Martin Couzins reports on last week’s World of Learning 2014 conference in Birmingham, where innovation and future trends in learning and development were major themes.
Innovation in learning and development will speed up if organisations collect data and evidence to prove what is working and then act on it, proclaims Robin Hoyle, chair of the conference.
This was neatly demonstrated when Jason Pitfield, training manager at insurer Liverpool and Victoria (LV), told delegates how his business uses data to identify learning needs and evaluate success.
World of Learning 2014 – quotes from the conference
“Without your own passion you cannot deliver passion in your organisation.”
Robin Hoyle, chair, World of Learning conference
“There is a massive amount of big data confusion right now.”
John Ambrose, senior VP, strategy and corporate development, Skillsoft
“Sharing our strategy as a visual story helped people understand how they fitted in with the strategy.”
Jonathan Bunn, communications director, EMEA, Metlife
“Using reverse mentoring as a part of our on boarding provided leadership opportunities for new recruits and enabled a mutual sharing of knowledge.” Nigel Spencer, global director of L&D, Reed Smith
“We decided to use gamification because employees were bored of e-learning and we needed to build some buzz around it.”
Stephen Evans, design and delivery manager of digital learning channels, Boots
“A learning management system is an infrastructure, not a course.”
Craig Weiss, CEO, E-learning 24/7
“What has happened in technology should have changed training but it hasn’t yet because we have been too conservative.”
David Cavallo, research scientist and director of the future of learning group at the Massachusetts Institute of Technology.
When LV had to rapidly increase the number of customer service employees, Pitfield needed to enable them to start doing the job as soon as possible. To do this, he asked the business exactly what was needed and focused on what those employees needed to know.
He then designed a learning programme which reduced the time it took for new starters to talk directly with customers from six weeks to three days.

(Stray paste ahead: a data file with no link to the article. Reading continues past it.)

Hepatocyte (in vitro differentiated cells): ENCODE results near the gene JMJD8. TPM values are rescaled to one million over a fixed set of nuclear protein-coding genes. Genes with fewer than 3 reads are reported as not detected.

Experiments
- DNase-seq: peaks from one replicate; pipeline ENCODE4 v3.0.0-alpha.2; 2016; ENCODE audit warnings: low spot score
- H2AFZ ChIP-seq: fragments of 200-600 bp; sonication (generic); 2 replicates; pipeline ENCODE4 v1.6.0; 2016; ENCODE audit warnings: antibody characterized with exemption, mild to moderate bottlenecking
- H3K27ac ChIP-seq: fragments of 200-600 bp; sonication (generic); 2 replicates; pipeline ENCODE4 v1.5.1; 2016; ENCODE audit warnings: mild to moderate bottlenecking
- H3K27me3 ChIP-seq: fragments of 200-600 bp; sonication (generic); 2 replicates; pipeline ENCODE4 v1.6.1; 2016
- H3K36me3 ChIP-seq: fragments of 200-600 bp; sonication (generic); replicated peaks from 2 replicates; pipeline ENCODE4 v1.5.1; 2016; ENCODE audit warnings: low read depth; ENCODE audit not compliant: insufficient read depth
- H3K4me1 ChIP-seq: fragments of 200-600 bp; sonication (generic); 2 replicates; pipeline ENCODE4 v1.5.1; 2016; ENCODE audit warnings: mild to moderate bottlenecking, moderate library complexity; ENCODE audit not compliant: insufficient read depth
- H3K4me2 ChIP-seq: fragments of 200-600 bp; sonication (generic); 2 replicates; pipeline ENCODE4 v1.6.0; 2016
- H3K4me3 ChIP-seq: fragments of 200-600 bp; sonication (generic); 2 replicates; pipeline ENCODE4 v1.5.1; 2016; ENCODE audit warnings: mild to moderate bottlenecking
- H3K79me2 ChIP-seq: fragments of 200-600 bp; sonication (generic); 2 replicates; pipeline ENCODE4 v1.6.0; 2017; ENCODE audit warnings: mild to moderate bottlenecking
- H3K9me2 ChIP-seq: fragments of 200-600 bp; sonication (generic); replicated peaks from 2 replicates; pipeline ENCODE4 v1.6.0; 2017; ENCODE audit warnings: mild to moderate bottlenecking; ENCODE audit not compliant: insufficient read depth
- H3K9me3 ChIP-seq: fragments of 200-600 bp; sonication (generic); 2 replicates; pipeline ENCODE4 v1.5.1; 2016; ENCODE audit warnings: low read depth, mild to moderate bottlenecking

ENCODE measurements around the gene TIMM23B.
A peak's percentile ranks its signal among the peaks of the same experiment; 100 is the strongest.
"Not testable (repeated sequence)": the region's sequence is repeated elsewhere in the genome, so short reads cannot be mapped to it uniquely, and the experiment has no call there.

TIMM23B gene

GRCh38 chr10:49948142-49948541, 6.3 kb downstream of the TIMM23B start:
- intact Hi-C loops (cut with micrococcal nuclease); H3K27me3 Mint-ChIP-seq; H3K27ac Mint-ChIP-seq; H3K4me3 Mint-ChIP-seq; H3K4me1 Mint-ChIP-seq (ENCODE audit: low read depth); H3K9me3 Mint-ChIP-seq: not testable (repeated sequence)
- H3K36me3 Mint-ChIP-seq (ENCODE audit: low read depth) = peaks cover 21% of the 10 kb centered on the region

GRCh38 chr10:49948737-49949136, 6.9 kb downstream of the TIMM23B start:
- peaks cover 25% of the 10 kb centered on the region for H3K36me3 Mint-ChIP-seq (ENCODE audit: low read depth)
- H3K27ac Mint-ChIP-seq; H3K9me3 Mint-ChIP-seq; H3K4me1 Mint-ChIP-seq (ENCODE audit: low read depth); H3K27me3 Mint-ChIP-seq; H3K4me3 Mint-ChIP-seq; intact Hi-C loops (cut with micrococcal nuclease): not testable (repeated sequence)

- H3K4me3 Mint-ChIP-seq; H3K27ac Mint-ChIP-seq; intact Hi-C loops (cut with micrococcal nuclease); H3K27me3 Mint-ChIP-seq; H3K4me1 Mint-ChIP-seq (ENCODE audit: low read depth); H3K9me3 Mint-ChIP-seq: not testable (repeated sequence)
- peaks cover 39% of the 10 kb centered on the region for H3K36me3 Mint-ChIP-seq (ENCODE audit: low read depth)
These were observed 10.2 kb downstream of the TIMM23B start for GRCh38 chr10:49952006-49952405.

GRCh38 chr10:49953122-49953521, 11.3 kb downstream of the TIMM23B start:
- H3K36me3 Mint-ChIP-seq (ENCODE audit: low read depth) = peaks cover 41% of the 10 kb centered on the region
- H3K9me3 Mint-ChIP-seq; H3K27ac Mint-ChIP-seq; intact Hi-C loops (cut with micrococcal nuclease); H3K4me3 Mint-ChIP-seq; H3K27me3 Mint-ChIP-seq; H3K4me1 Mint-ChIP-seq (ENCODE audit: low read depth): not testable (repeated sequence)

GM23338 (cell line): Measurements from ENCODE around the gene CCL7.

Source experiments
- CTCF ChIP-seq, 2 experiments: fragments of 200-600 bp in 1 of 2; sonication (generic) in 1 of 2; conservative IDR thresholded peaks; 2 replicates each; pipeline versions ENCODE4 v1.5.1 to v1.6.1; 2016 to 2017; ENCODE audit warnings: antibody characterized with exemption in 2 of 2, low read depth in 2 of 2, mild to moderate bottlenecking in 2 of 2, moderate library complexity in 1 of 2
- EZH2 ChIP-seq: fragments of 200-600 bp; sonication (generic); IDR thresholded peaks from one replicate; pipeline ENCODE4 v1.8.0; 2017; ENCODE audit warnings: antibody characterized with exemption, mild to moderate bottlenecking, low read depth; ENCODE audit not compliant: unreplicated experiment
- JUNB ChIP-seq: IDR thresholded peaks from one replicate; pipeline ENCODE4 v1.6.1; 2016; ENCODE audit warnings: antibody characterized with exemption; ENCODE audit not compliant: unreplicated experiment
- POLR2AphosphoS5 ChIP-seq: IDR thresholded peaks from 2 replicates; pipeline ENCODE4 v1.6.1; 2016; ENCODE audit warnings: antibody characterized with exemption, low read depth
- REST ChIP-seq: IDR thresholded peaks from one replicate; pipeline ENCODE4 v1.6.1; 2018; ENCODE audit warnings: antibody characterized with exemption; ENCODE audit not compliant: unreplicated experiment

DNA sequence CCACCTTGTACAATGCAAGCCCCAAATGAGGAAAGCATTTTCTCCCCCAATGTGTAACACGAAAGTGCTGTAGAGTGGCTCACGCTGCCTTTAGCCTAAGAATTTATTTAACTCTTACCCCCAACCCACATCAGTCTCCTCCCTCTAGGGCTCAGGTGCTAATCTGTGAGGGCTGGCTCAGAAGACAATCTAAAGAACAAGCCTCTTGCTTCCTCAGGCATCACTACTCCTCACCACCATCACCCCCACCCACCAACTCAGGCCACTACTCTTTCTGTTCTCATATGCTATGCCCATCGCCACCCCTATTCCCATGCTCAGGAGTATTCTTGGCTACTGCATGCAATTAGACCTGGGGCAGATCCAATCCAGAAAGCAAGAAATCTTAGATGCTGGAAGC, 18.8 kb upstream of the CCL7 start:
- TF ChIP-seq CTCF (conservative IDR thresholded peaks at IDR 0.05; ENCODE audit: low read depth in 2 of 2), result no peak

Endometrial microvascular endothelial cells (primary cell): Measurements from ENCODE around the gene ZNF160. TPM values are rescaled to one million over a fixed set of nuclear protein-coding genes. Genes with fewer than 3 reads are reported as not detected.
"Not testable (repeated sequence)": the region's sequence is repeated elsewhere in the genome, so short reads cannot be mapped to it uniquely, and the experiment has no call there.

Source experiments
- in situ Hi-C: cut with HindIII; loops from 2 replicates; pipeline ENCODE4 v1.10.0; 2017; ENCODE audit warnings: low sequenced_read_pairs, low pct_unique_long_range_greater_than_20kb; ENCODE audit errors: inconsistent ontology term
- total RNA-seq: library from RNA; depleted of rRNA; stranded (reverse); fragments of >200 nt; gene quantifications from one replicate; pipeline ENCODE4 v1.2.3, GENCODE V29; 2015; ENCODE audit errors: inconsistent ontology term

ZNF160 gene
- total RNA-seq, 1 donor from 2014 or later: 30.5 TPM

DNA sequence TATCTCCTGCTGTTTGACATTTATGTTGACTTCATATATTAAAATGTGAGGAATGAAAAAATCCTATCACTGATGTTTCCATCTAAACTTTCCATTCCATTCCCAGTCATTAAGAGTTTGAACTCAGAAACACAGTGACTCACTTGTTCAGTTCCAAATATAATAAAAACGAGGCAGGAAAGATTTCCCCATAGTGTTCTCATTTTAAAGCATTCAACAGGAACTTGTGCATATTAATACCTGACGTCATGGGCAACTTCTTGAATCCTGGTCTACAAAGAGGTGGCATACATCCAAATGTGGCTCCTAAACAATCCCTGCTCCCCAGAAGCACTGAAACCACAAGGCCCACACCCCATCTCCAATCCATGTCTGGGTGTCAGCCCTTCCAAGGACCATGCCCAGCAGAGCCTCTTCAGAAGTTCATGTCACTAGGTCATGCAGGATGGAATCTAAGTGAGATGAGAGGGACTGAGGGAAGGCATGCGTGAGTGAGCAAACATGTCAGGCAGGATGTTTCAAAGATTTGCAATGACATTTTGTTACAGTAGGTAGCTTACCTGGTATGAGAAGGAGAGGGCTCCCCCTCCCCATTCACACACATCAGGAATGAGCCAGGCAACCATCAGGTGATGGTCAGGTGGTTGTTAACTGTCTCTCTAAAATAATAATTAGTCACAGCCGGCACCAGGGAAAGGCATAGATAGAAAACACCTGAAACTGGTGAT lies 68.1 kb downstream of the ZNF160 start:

Three-quarters of that learning delivery took place out of the classroom and most resources were put into post-learning support by buddying up colleagues. By reducing classroom time, LV saved £250,000. By reducing time spent on learning, the company generated £1 million in added revenue.
Pitfield told delegates that they needed to be brave to innovate, because there will be objections from the business. This is the reason he chose to pilot the new process, mainly focused on e-learning, with smaller teams. This pilot phase generated evidence that the process worked and that enabled him to extend it across the business.
“Having data leads to a mature conversation around what you are trying to change,” he said.
“As the L&D team, we used to be brought in last on projects. Now we are brought in first because we focus on adding value. It is a much better place to be. Trainers are now seen as a source of insight because they get to see what works at the front line.”
Retailer Boots also piloted a new way of learning to great effect. In a project to help raise digital skills across the business, Stephen Evans, design and delivery manager of digital learning channels at Boots, tested his project on 3,500 of the company’s head office staff.
He told delegates that this group of employees were used to “boring compliance e-learning”, which had historically been delivered via PDFs. As a result, he said, there had never been much uptake for it.